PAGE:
by Christine Nobbe, EdS, NBCT
ISDC® 2017 Conference Chair
St. Louis Union Station Hotel, “the grandest station in the Nation,” is the chosen site for the 2017 International Space Development Conference® because of its historic significance, beauty, and convenient location. The St. Louis Union Station website explains the historic significance:
“St. Louis Union Station, once the largest and busiest passenger rail terminal in the world, is now one of America’s great historic destinations. Union Station first opened in 1894, but ceased operation as an active train terminal in 1978. Union Station reopened in August of 1985 as the largest adaptive re-use project in the United States. Today, this 122 year-old National Historic Landmark of unmatched beauty and elegance is home to the 539-room St. Louis Union Station Hotel – a DoubleTree by Hilton Hotel, a conference center, shops and restaurants, a lake and plaza for festivals, concerts and other special events. And, of course, the stunning Grand Hall is a destination in its own rite.”
For those who “geek out” on railroad history or architecture, St. Louis Union Station is a treasure trove. The website states, “St. Louis architect and former railroader, Theodore C. Link, designed three main areas: the Headhouse, the Midway, and the Train Shed. The Headhouse contained the Terminal Hotel, ticket offices, waiting rooms, a restaurant, and offices for the Pullman and Terminal Railroad Association Companies. The Midway was the covered transfer area for passengers [and will be the ISDC Exhibit Midway]. The Train Shed was a large, roofed area covering the loading platforms and track.
On September 1, 1894 St. Louis Union Station opened as the largest, most beautiful terminal in the United States. This enormous project was built at the cost of $6.5 million. The gem of this new Station was the Grand Hall with its gold leaf, Romanesque arches, 65-foot barrel vaulted ceiling and stained glass windows. The most magnificent of these stained glass windows is the ‘Allegorical Window’ which is majestically framed by the famous ‘Whispering Arch.’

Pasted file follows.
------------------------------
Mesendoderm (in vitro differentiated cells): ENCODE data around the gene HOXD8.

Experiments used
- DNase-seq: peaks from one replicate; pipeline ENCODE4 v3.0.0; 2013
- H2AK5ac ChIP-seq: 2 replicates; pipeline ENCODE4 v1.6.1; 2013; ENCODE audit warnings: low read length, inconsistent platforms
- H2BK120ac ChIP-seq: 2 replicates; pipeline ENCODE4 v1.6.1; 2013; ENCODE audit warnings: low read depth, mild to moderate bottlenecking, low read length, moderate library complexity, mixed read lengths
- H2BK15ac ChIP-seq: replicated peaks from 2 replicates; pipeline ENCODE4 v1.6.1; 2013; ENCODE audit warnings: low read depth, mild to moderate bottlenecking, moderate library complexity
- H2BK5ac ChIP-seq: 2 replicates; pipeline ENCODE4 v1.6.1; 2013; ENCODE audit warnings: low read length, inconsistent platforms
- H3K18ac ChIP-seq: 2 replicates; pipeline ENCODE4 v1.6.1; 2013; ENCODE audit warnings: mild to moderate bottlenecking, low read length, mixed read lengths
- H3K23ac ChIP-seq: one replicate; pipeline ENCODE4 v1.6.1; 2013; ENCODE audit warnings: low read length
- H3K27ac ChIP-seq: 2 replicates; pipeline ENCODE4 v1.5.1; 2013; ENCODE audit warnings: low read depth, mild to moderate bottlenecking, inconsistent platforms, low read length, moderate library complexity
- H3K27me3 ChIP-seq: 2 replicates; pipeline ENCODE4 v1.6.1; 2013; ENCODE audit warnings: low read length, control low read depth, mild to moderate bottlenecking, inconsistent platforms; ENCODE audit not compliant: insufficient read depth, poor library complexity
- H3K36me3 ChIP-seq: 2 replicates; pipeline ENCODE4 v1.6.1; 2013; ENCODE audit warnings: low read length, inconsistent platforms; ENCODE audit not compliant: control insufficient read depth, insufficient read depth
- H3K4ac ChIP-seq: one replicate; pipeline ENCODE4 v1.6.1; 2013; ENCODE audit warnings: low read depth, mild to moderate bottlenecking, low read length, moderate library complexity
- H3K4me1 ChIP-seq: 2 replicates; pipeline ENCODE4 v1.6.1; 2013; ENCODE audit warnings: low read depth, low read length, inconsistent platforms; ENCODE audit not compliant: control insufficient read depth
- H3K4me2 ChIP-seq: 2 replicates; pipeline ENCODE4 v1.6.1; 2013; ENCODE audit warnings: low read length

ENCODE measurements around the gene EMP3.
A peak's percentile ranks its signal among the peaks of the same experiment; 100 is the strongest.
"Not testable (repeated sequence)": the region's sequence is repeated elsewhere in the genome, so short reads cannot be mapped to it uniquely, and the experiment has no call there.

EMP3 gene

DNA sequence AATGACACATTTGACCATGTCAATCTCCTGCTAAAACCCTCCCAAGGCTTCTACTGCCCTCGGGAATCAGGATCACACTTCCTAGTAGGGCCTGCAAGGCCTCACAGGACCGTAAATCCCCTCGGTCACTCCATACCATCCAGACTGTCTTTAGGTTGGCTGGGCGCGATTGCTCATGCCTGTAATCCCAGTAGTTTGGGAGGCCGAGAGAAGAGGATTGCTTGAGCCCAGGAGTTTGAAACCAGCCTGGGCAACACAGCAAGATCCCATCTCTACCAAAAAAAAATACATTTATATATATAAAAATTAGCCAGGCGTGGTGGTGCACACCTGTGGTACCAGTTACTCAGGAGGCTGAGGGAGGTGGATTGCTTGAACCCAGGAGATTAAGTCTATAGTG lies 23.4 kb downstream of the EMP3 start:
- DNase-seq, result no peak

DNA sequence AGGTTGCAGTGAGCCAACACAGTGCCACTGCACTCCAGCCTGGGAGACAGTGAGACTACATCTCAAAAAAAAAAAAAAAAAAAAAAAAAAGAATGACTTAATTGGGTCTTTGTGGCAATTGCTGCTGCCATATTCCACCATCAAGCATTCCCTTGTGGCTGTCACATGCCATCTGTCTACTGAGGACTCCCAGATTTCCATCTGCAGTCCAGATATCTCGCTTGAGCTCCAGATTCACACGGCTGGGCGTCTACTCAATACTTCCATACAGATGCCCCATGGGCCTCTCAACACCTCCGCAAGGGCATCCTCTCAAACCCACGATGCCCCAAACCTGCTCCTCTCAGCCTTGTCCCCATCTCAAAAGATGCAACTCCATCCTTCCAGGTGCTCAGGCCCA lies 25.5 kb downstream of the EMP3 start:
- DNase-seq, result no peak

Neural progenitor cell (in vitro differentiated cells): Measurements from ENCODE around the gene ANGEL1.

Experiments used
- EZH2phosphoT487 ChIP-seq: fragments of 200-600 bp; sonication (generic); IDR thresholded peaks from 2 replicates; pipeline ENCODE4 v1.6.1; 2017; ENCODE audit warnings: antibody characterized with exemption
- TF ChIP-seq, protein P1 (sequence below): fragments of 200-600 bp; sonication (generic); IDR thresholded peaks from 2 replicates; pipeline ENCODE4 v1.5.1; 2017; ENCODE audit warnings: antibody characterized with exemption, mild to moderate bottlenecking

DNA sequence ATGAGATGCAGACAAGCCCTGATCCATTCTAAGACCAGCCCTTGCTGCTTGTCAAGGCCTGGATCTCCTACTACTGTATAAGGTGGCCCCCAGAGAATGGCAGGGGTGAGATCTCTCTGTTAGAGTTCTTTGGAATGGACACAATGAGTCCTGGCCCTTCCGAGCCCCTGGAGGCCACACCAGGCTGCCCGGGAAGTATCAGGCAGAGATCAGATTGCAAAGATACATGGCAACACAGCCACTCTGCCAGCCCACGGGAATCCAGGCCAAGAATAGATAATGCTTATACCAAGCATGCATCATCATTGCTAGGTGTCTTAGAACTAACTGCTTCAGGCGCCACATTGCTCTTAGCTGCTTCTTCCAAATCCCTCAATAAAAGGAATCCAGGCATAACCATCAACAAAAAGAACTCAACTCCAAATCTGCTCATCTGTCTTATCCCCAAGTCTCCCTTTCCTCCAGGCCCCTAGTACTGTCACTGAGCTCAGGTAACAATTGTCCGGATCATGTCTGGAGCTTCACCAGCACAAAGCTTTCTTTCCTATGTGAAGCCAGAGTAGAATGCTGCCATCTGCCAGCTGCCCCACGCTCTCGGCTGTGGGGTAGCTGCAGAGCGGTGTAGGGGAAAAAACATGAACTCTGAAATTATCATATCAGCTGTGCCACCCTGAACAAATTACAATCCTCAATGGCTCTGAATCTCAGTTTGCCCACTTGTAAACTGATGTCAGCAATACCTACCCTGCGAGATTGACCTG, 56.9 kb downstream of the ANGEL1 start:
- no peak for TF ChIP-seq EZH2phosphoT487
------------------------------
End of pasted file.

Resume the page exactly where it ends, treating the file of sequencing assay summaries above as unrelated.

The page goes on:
Just beyond the Head house was the Midway, which was the midway point where friends bid farewell or welcomed home visitors from across the nation and around the world. In its heyday (as shown in image) in the mid 1940’s, the Midway was the spot where over 100,000 passengers a day traversed on their way to or from a train. The platform area was covered by an enormous single-span train shed designed by George H. Pegram [now called the Pegram Room]. This was not only one of the largest train sheds ever built, but it also covered the greatest number of tracks. After World War II, the general public began choosing other forms of transportation. In 1976, this magnificent station was designated a National Historic Landmark. Finally, on October 31, 1978, the last train pulled out of St. Louis Union Station.”
NSS and St. Louis Space Frontier are delighted to host the International Space Development Conference® at Union Station May 25-29, 2017. It’s a bit too early to make your room reservations at the hotel, but you can register for the conference now! Visit ISDC.nss.org/2017 to register at the very reasonable early bird prices.
St. Louis Union Station Image: Dustin Batt (Wikipedia)
The Grand Hall image: Wikipedia
The Midway image: Charles O’Rear, 1941-, Photographer (NARA record: 3403717) Record creator – Environmental Protection Agency. (12/02/1970 – )
Information about St. Louis Union Station: www.stlouisunionstation.com
Find Your Spirit of Exploration and Discovery postcard: Maggie Duckworth, 2016
Wikipedia article: https://en.wikipedia.org/wiki/Union_Station_(St._Louis)